Proposals by the EU to introduce sanctions against Iranian oil are likely to be delayed for six months amidst fears of the economic consequences to debt ridden nations Italy, Spain and Greece.
The 27 member states of the European Union are likely to delay the planned embargo on Iranian oil imports, due to the impact sanctions would have on heavily indebted Italy, Spain and Greece.Bloombergreport that whilst Britain, Germany and France are pushing heavily for sanctions to be introduced, they face opposition from member nations that would suffer further economic distress if forced to find more expensive suppliers. EU countries buy 500,000 barrels of oil from Iran each day.
Greece was the only country to veto proposed EU sanctions against Iran in December, designed to deter the Islamic Republic from proceeding with its nuclear development program. However, Digital Journal reported that in early January Greece agreed in principle to lift its objections. Further discussions have resulted in a compromise situation, with a-six month delay proposed to to satisfy Greek requests for a 12-month delay.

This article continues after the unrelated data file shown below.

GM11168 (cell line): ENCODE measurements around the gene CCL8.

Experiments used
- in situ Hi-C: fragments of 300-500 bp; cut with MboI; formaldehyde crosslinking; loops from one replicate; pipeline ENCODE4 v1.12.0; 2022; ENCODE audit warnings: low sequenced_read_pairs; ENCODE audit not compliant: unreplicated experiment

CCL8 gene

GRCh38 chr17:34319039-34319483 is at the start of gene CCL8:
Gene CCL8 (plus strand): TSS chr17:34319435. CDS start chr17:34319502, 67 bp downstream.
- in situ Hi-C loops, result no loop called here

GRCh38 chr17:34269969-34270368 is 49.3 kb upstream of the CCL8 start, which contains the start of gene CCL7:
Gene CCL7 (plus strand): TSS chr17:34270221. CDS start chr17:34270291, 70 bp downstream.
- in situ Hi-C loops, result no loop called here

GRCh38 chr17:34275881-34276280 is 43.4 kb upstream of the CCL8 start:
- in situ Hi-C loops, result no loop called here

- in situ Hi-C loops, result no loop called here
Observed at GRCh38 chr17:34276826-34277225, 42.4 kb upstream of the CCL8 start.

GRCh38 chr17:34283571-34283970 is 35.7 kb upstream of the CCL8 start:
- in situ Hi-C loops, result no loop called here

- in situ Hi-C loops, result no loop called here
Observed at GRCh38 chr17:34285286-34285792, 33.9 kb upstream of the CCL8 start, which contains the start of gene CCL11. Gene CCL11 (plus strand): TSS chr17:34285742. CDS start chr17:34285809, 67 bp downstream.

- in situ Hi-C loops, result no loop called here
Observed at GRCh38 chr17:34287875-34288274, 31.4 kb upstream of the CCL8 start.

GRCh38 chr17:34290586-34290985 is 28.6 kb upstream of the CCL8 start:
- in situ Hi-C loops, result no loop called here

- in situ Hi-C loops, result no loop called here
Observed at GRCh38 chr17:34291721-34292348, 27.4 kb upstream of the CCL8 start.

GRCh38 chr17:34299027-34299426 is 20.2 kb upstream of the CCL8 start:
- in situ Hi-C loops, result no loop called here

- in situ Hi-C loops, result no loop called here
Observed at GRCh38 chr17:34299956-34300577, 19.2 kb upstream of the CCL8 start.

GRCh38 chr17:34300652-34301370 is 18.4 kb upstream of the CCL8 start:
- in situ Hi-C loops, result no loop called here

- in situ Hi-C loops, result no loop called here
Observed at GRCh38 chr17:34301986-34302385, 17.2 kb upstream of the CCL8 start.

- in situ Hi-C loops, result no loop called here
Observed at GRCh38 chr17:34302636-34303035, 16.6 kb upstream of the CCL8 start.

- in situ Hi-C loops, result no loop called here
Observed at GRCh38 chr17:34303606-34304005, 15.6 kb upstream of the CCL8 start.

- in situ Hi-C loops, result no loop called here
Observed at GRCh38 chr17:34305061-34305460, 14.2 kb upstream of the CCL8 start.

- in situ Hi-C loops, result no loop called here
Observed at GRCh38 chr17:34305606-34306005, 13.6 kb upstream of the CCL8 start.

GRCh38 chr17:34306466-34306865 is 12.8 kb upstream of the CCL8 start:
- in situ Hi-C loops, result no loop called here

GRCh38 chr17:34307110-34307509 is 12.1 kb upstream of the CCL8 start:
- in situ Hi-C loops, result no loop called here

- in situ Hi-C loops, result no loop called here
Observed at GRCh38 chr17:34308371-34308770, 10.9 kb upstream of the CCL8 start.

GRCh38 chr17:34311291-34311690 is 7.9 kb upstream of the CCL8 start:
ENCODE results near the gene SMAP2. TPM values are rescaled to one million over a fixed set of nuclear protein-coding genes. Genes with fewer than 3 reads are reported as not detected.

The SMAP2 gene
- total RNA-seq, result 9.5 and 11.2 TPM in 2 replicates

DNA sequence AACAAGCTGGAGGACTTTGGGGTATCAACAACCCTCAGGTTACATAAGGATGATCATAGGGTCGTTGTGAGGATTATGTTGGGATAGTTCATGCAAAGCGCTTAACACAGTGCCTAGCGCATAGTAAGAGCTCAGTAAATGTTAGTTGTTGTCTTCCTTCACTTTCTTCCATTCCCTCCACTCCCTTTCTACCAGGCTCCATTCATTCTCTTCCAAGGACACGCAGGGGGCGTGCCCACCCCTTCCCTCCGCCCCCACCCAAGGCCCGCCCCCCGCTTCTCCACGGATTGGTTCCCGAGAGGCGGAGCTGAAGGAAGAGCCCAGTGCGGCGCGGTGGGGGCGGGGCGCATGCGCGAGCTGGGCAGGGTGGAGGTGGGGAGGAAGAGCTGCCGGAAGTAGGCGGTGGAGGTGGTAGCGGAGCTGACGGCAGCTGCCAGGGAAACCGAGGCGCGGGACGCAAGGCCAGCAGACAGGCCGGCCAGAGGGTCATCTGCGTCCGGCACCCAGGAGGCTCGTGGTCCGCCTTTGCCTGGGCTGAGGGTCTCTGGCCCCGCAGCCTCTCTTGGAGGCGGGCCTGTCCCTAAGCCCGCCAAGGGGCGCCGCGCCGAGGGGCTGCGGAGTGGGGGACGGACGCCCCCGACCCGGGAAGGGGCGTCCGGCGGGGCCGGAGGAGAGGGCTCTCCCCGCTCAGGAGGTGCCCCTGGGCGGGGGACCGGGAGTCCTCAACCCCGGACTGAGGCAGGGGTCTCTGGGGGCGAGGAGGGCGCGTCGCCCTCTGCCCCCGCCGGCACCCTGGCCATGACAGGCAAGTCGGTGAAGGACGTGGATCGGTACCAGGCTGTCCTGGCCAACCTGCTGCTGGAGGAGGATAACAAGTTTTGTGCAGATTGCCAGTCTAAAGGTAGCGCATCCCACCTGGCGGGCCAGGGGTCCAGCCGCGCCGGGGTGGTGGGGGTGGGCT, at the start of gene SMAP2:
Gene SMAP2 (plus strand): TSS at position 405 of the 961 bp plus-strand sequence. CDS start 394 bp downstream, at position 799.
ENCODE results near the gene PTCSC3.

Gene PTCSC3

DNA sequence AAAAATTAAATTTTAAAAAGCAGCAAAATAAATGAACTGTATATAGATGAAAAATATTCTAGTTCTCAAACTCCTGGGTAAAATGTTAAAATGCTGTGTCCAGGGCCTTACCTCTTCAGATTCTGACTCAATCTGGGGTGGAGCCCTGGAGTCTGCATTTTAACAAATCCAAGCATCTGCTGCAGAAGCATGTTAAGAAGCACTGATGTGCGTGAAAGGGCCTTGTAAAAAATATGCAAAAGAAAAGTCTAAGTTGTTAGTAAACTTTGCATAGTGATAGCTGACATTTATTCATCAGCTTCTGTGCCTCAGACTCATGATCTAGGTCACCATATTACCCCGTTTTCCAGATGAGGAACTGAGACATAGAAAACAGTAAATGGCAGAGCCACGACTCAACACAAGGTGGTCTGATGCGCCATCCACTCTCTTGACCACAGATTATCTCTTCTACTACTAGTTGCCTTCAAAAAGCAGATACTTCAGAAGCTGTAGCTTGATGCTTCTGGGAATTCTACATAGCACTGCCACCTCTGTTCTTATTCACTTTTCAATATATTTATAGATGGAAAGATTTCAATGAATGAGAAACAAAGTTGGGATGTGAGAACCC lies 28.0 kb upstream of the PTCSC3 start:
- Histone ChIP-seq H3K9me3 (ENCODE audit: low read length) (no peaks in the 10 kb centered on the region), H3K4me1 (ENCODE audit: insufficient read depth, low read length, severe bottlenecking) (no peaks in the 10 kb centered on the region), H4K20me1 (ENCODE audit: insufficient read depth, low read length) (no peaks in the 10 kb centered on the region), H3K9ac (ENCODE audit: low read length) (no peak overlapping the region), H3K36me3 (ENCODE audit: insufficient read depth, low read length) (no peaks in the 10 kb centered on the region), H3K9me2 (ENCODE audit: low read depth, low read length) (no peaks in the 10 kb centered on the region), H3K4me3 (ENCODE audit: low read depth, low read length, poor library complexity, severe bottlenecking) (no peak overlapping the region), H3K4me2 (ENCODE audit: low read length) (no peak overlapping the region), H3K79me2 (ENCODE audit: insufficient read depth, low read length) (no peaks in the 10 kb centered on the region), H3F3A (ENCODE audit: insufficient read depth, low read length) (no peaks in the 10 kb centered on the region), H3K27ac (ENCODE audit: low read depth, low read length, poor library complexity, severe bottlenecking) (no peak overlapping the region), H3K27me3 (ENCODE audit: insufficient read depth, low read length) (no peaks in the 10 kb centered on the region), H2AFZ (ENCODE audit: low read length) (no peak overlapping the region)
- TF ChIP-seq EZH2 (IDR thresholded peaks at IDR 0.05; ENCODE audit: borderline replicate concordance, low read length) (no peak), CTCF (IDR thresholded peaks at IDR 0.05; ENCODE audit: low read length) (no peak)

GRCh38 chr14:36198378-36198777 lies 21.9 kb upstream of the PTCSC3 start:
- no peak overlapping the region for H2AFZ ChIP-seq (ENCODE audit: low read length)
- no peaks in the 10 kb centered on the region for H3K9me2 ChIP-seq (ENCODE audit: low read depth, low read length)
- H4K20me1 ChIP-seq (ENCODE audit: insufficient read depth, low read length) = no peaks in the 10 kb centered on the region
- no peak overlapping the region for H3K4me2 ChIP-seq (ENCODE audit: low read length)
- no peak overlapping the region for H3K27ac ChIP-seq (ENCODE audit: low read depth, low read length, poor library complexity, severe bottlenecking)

NPRquotes various analysts voicing their views on the situation. Dr. Evangelos Venetis points out "Greece has been one of the most friendly countries towards Iran in the 20th century and - both prior and after the Islamic Revolution. Both countries share a mutual respect, and these have an impact on political and economic relation."
Analyst Robin Mills said "One reason why Greece is so dependent on Iranian oil right now is because of the credit terms, and Iran has been prepared to offer very easy credit. And I don't think any other supplier - whether Russia or somebody else - would be so keen to offer easy credit. There'd be no real reason for them to do so."
An official from the EU stressed that finding oil from alternative suppliers at similar prices is key. There are hopes that Russia and Kazakhstan may provide oil at reduced prices to the southern European countries suffering from the debt crisis.
Interestingly Nigel Kushner, an international trade lawyer, is cited by Bloomberg saying “No doubt the Greeks are saying to rest of EU, ‘If we play ball, what are you giving us in return?'" This contrasts with Greek agreement to approve the sanctions which appeared as if they were under EU pressure to comply when the Greek veto was suddenly lifted.